BTW, did you now read my post previously? I spend a significant amount of time dedicated to helping young people learn to use firearms safely, responsibly, and have fun doing it. Last week alone I took a newbie hunting and a another newbie to the handgun range. I do put up. Am I going to go on a public forum and state I will pay for anyone's gear? I don't have your salary.
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Re: 2019 Youth Firearms Deer Season - Oct. 17-20

Postby smurfman on Mon Oct 21, 2019 10:37 am

Walking it back, I see.

You implied $500 was not much money and I was asking if you were willing to put up the funds for a newbie to start. As the initial discussion of costs was regarding waterfowling I did not branch out into other forms of hunting or sports. It should be noted that these other endeavors plus others including food, clothes, and a place to live also have a bearing on the discretionary funds a person/family have to spend.

As for your helping coach high school trap, just how much of that help was after the needed equipment was acquired? The time spent coaching is a definite cost as I have been doing the same for 4-H, BOW, NSSF, MN FAS, and a few other organizations for 30+ years in some cases. Other than 4-H I don't consider myself as helping get others started as the equipment was either already bought or was provided to the students by the sponsoring organization. I did help them learn to properly use and maintain the equipment but I didn't help in any way with the initial investment.

I feel I did help from the very beginning in 4-H though. Of the 4 counties in two state I have been active in, I have donated 9 shotguns and around 20 air guns for student use. This is in addition to personal firearms I have lent. These have permitted some to participate and decide if this activity was to their liking without having to make an expenditure in equipment. About half have continued in one form or another, of the others I have no idea what happened to them.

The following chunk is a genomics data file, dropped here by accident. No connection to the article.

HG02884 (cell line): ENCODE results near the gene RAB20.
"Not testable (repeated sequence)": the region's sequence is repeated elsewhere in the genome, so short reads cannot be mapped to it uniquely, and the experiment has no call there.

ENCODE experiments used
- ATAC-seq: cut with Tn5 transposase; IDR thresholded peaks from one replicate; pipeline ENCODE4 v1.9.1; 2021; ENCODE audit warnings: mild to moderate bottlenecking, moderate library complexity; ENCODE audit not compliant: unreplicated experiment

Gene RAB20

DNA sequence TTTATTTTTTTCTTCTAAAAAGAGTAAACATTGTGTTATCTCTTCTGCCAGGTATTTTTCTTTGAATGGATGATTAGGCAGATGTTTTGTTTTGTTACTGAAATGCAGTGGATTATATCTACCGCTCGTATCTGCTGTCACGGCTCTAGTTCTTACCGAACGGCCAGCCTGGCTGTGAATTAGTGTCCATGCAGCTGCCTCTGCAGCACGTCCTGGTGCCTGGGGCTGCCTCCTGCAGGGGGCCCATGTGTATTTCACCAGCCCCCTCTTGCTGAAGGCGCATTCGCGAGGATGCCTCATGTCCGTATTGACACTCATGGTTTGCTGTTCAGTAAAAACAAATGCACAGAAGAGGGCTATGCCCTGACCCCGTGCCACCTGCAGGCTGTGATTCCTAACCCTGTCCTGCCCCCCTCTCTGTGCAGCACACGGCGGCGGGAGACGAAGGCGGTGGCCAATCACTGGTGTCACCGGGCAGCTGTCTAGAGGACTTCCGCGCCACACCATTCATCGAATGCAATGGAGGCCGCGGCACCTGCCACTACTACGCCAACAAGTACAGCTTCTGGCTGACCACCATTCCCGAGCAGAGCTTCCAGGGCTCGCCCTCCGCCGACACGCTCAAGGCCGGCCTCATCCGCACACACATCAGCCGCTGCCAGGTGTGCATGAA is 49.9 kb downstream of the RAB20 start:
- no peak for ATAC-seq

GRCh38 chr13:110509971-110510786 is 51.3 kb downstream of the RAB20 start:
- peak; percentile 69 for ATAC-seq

So, donating time by coaching and taking others out is great but it does not help on the front end where the purchaser has to justify the expenditure. This is the tough part and a large percentage I've met are put off by the initial outlay. I do my best to minimize this cost whether for work or a personal level but even so it can be a daunting amount.
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Re: 2019 Youth Firearms Deer Season - Oct. 17-20

Postby Holland&Holland on Mon Oct 21, 2019 10:48 am

smurfman wrote:Walking it back, I see.

You implied $500 was not much money and I was asking if you were willing to put up the funds for a newbie to start. As the initial discussion of costs was regarding waterfowling I did not branch out into other forms of hunting or sports. It should be noted that these other endeavors plus others including food, clothes, and a place to live also have a bearing on the discretionary funds a person/family have to spend.

As for your helping coach high school trap, just how much of that help was after the needed equipment was acquired? The time spent coaching is a definite cost as I have been doing the same for 4-H, BOW, NSSF, MN FAS, and a few other organizations for 30+ years in some cases. Other than 4-H I don't consider myself as helping get others started as the equipment was either already bought or was provided to the students by the sponsoring organization. I did help them learn to properly use and maintain the equipment but I didn't help in any way with the initial investment.

I feel I did help from the very beginning in 4-H though. Of the 4 counties in two state I have been active in, I have donated 9 shotguns and around 20 air guns for student use. This is in addition to personal firearms I have lent. These have permitted some to participate and decide if this activity was to their liking without having to make an expenditure in equipment. About half have continued in one form or another, of the others I have no idea what happened to them.

So, donating time by coaching and taking others out is great but it does not help on the front end where the purchaser has to justify the expenditure. This is the tough part and a large percentage I've met are put off by the initial outlay. I do my best to minimize this cost whether for work or a personal level but even so it can be a daunting amount.


I am not walking anything back. I still contend $500 entrance cost into a lifelong sport is NOT a large fee. That does not mean I give out money to beggars on the street.